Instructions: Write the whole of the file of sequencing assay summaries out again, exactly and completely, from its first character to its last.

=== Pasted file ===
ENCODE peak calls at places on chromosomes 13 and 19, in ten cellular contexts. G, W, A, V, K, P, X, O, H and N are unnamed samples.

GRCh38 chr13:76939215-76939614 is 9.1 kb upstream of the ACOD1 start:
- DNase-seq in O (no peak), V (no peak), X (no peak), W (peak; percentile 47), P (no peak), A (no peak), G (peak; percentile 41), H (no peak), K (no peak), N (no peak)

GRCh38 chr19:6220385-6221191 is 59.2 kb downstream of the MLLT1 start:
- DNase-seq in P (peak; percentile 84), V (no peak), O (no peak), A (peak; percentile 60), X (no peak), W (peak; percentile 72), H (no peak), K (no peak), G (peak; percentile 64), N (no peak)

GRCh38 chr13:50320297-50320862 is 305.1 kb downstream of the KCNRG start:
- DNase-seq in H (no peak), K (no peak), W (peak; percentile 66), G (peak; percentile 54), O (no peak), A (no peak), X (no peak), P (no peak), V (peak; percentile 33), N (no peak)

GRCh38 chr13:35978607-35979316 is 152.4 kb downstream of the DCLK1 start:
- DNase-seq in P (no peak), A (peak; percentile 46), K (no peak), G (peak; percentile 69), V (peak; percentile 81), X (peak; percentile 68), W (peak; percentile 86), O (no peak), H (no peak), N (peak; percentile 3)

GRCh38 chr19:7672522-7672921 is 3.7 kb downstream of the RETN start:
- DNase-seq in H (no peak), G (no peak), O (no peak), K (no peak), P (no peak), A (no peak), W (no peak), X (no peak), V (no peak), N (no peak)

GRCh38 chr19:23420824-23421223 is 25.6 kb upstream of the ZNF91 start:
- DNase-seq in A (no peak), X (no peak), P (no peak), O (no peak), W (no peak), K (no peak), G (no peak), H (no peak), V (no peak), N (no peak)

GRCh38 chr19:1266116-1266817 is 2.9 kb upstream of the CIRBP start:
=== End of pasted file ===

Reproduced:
ENCODE peak calls at places on chromosomes 13 and 19, in ten cellular contexts. G, W, A, V, K, P, X, O, H and N are unnamed samples.

GRCh38 chr13:76939215-76939614 is 9.1 kb upstream of the ACOD1 start:
- DNase-seq in O (no peak), V (no peak), X (no peak), W (peak; percentile 47), P (no peak), A (no peak), G (peak; percentile 41), H (no peak), K (no peak), N (no peak)

GRCh38 chr19:6220385-6221191 is 59.2 kb downstream of the MLLT1 start:
- DNase-seq in P (peak; percentile 84), V (no peak), O (no peak), A (peak; percentile 60), X (no peak), W (peak; percentile 72), H (no peak), K (no peak), G (peak; percentile 64), N (no peak)

GRCh38 chr13:50320297-50320862 is 305.1 kb downstream of the KCNRG start:
- DNase-seq in H (no peak), K (no peak), W (peak; percentile 66), G (peak; percentile 54), O (no peak), A (no peak), X (no peak), P (no peak), V (peak; percentile 33), N (no peak)

GRCh38 chr13:35978607-35979316 is 152.4 kb downstream of the DCLK1 start:
- DNase-seq in P (no peak), A (peak; percentile 46), K (no peak), G (peak; percentile 69), V (peak; percentile 81), X (peak; percentile 68), W (peak; percentile 86), O (no peak), H (no peak), N (peak; percentile 3)

GRCh38 chr19:7672522-7672921 is 3.7 kb downstream of the RETN start:
- DNase-seq in H (no peak), G (no peak), O (no peak), K (no peak), P (no peak), A (no peak), W (no peak), X (no peak), V (no peak), N (no peak)

GRCh38 chr19:23420824-23421223 is 25.6 kb upstream of the ZNF91 start:
- DNase-seq in A (no peak), X (no peak), P (no peak), O (no peak), W (no peak), K (no peak), G (no peak), H (no peak), V (no peak), N (no peak)

GRCh38 chr19:1266116-1266817 is 2.9 kb upstream of the CIRBP start: